Terraria Review


 

When I started playing Terraria, the first thing that went through my mind was, what the hell am I supposed to do? I had no idea what I was doing, easily dying and having trouble just figuring out the game. The game just throws the player in a randomly generated world, with no instructions. Despite this, it wasn’t long until I started figuring things out. Now when I play Terraria, I am constantly thinking of what can’t I do?

First off let me make this clear, this game is very similar to minecraft. Now mind you, unlike most people I know, I went from Terraria to Minecraft rather than vice-versa, which is probably why the beginning of Terraria was so challenging to me. Had I known that the first thing I needed to do was collect supplies and build a house, the game would have been a lot easier. Not to say that game leaves you with out and directions at all, the game is kind enough to leave you with an NPC who provides some useful tips if you click on him, however even these tips can be confusing for a new player to this genre.

So what did I do? Well after building a house, I started digging, and collecting supplies. Terraria requires the player to start off slow, and work your way up. Starting with a smaller pickaxe made out of wood and eventually mining iron with that pickaxe to create an iron pickaxe that can mine harder minerals. The same also applies for weapons; you have to work your way up from the wooden sword to a copper one, etc.

The game is constantly rewarding the player for exploring the land, providing massive incentives to keep looking for materials. This progression makes the game very addicting. One night I was getting very tired, and was about to stop playing and head to bed, when I decided ‘hey,  lets see if there are any good minerals over here’. Eventually that going to bed plan would be put on hold, replaced by another two hours of exploring.  I could easily spend all day exploring the world, and never see the same thing twice. A ‘large’ size world would take hundreds of hours to explore the whole thing.

The best part about the progression in this game is it is never forced, but still helps a lot. Want to easily break through this rock type? Get a nightmare pickaxe, however if you can’t get that item at the moment, go ahead and use dynamite, it just isn’t as efficient. The only reason a player would want to grind for items is to make the game easier, not to make the game possible, as all the content is open from the start. While it is true that there is some end game content that almost requires good gear, a player can still get a lot out of the game by taking it at a slower pace, and progressing on their own time.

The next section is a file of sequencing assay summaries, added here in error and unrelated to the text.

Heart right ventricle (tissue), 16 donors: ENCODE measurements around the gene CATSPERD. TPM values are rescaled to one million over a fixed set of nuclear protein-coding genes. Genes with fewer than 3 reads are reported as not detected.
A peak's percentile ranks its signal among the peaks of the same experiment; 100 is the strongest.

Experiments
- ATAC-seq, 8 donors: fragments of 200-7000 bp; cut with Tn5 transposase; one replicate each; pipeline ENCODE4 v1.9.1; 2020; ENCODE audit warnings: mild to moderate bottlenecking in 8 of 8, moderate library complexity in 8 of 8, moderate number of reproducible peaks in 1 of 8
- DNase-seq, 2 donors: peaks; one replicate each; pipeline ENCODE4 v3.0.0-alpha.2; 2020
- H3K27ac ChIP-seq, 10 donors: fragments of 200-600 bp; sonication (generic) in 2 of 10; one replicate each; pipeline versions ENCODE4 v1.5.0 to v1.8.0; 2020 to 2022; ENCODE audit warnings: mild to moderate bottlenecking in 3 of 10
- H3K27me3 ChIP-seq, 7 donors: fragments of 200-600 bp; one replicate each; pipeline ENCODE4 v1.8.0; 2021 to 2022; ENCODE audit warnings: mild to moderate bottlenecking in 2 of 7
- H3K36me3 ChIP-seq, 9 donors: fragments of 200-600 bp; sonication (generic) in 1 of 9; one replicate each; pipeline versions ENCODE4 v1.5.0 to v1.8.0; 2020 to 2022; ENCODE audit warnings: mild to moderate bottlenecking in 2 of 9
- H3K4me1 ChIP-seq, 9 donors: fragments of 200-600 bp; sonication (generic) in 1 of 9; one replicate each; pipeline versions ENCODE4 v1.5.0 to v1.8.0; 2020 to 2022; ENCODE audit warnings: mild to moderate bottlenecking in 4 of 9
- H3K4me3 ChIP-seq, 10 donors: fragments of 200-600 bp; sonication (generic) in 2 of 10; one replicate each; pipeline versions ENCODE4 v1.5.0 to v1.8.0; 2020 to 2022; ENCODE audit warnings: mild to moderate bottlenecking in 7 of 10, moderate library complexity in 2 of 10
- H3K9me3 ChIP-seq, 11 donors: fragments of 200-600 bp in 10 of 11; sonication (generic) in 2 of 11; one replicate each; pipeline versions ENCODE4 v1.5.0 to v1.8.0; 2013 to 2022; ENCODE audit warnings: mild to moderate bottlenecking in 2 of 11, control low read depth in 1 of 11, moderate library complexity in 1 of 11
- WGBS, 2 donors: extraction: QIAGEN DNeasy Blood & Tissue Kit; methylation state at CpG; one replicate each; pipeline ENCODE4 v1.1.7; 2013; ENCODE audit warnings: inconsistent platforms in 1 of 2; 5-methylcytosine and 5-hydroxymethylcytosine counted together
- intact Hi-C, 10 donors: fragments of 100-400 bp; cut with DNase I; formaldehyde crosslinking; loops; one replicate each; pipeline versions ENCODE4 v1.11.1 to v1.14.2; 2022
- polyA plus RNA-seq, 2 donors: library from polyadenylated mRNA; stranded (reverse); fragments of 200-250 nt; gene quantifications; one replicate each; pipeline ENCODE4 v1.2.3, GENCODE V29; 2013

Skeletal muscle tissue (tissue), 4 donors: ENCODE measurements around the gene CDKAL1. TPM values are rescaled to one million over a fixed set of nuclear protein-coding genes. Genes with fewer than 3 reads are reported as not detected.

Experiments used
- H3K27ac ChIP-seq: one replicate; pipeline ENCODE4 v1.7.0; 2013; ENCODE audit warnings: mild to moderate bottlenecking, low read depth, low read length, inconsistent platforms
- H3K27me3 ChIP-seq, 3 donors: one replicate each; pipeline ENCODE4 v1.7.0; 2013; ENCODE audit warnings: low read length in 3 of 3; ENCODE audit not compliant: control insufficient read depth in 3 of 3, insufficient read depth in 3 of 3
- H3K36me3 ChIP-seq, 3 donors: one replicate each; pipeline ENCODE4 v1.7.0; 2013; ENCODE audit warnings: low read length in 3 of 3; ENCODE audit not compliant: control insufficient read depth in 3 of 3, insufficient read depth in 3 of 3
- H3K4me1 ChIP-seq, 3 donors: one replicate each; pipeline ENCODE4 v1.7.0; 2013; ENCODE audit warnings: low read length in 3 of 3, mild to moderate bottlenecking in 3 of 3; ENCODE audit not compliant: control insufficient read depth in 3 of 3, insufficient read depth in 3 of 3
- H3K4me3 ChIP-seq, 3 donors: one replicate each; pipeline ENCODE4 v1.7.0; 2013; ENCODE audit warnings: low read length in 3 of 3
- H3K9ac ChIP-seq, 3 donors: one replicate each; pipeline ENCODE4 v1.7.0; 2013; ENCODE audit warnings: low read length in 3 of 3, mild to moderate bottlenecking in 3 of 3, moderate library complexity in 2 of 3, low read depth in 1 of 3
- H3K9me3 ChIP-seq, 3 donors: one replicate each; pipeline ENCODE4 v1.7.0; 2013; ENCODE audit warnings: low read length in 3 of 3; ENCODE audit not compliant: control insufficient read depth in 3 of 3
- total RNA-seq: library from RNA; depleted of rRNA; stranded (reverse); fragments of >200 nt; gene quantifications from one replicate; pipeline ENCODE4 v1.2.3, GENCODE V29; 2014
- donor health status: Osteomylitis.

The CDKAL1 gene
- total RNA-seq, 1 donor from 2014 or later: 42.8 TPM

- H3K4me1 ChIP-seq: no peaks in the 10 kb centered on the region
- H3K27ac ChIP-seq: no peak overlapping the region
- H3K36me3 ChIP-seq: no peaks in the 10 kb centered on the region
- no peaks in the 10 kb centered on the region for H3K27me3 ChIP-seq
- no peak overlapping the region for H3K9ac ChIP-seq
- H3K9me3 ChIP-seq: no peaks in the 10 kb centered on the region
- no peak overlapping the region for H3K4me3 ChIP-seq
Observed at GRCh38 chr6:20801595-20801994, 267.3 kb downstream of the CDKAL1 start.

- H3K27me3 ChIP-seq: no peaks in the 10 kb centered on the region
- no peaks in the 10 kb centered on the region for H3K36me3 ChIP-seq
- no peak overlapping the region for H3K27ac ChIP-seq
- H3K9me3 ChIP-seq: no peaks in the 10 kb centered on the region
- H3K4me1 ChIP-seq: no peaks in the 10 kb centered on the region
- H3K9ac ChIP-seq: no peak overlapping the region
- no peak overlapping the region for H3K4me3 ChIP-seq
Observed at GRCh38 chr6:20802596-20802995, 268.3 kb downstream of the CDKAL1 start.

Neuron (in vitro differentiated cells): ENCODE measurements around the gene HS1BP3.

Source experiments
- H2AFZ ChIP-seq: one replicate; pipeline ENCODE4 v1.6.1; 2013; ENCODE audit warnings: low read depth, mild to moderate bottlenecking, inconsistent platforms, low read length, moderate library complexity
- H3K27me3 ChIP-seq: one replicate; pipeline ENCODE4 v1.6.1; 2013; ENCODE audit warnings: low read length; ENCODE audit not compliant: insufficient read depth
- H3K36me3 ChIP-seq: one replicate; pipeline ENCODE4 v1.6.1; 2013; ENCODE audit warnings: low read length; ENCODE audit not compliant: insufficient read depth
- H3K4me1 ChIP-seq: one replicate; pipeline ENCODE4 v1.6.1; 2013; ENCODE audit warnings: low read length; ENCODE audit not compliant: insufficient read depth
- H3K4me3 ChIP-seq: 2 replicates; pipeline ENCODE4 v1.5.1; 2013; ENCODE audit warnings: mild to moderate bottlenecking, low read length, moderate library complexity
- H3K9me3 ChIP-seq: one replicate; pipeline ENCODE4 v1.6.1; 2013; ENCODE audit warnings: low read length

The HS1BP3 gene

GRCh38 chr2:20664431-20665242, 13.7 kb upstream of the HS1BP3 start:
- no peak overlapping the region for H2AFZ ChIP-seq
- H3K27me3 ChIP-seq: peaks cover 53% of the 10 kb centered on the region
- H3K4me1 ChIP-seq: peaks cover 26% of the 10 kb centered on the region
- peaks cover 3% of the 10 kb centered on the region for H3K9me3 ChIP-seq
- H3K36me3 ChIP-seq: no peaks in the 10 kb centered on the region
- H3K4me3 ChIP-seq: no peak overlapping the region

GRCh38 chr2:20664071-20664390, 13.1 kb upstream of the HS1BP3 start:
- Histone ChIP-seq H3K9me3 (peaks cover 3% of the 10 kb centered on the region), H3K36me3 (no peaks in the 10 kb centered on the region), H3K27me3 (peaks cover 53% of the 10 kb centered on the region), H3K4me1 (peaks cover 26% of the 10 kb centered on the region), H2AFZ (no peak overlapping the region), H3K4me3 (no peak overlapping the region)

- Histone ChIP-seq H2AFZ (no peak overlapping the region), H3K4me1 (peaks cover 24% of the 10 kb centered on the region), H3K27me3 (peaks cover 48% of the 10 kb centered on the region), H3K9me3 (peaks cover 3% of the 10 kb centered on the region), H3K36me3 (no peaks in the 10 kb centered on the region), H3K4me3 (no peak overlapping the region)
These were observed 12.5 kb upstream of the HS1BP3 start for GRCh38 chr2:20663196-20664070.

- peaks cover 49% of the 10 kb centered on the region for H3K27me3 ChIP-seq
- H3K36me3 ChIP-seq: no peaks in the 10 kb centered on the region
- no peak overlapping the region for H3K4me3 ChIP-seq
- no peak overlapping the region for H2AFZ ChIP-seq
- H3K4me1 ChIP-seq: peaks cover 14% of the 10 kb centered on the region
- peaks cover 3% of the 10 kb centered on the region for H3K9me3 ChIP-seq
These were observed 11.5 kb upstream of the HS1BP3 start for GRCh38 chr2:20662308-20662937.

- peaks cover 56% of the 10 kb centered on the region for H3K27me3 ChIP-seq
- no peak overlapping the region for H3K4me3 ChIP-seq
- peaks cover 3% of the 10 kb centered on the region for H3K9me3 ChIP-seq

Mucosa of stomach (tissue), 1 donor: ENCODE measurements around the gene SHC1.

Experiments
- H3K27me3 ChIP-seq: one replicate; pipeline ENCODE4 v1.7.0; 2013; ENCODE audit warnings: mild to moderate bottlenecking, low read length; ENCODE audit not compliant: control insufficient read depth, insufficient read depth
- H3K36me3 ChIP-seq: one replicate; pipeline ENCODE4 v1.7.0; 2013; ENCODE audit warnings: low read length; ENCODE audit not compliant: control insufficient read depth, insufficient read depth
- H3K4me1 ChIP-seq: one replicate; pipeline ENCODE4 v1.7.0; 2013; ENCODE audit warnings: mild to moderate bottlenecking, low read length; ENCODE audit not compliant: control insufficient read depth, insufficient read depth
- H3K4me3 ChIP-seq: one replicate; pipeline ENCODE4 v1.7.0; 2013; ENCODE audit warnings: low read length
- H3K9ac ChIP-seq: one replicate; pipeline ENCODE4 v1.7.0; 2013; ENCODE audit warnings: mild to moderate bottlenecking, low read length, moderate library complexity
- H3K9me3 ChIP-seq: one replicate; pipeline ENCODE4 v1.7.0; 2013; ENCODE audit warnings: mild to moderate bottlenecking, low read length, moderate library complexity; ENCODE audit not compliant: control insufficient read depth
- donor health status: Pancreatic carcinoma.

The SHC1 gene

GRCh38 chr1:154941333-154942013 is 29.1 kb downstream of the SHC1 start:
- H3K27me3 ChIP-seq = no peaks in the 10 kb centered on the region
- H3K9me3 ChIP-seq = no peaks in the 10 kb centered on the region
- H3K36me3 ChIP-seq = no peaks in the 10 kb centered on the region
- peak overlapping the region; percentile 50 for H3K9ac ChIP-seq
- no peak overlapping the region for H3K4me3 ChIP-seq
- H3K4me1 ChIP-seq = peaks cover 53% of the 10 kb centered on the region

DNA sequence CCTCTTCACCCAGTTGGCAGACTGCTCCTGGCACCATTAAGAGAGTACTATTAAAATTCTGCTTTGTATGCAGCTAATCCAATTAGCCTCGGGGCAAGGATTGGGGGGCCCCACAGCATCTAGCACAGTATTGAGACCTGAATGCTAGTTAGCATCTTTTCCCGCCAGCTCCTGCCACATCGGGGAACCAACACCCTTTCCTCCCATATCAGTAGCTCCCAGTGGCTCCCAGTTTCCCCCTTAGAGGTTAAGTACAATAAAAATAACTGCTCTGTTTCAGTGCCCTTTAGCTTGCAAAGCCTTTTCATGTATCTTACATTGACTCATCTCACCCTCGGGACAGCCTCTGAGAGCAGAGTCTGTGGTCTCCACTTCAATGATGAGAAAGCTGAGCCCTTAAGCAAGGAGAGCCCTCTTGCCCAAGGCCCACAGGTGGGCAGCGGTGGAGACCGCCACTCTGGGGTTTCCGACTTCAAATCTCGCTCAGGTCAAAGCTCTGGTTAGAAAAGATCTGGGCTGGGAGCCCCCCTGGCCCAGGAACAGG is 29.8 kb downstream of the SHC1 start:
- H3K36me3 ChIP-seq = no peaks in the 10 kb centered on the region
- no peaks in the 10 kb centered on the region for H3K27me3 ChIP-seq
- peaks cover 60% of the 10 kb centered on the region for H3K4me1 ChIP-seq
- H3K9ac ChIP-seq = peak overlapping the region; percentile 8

Beyond just exploring, the game also has many events that go on throughout the game to keep things interesting. On a night you may have planned to use to craft your next armor piece in your home, there could be a zombie apocalypse, or as it is called in terraria, a ‘blood moon’. Zombies invade your house from all angles, and you must defend it, preventing them from getting in to kill you and your NPC’s.

Did I mention NPC’s? As a player builds their house, they must also build rooms for NPC’s to move into. These NPC’s all have different purposes, but are all important. The merchant for example will allow the player to sell their items, rather than just throwing them away. NPC’s can be very important, especially early in the game. Letting them die is no big deal, as they will respawn after a few game days, but not having them can be a huge nuisance when you need them for things.

Terraria is always encouraging the player to keep playing, providing the player with many things to beyond the game play of looking for materials. The game has many different kinds of NPC’s, all of which have set areas where they spawn, but still remain random enough to keep the player on their toes. Just found a mineral deposit that you really need? Go grab it and meet up with a giant worm that can dig through the ground and kill you. The player is never alone in this vast world, always having something to fight and kill. This makes the game much higher pace than most other RPG style games.

Although if you are in need of some quiet time, in most cases your home is a safe haven. Only during special events is your home unsafe, or if you happen to forget to close the door behind you. Making the home completely safe is a wonderful design decision, as there are a ton mobs everywhere else, and sometimes the player needs some time to sit down and plan their next item.

Terria’s mob progression is also well thought out, as the game has no level up system, the difficulty of the mobs progresses another way. Typically, the difficulty of mobs goes up the deeper the player digs underground, however the game does provide plenty of incentive to dig underground as the deeper you go the more common rare minerals become. As the player goes deeper, the world also starts to get more challenging, as the player is met with lava pits, and larger caverns that can kill any player with its fall damage.

Certain mobs are also only found is specific biomes. Terraria has three main biomes that are distinct from the normal one. Jungle, Corruption, and Dessert. Each biome has different characteristics and mobs to fight, and each has specific items and weapons to find and build. For example, the Ivy Whip can only be created from supplies that are found in the jungle, or ever so helpful orb of light can only be found by crushing shadow orbs in the Corruption Biome. These distinct differences between the three various biomes provide incentive to explore them all, rather than just ignore them.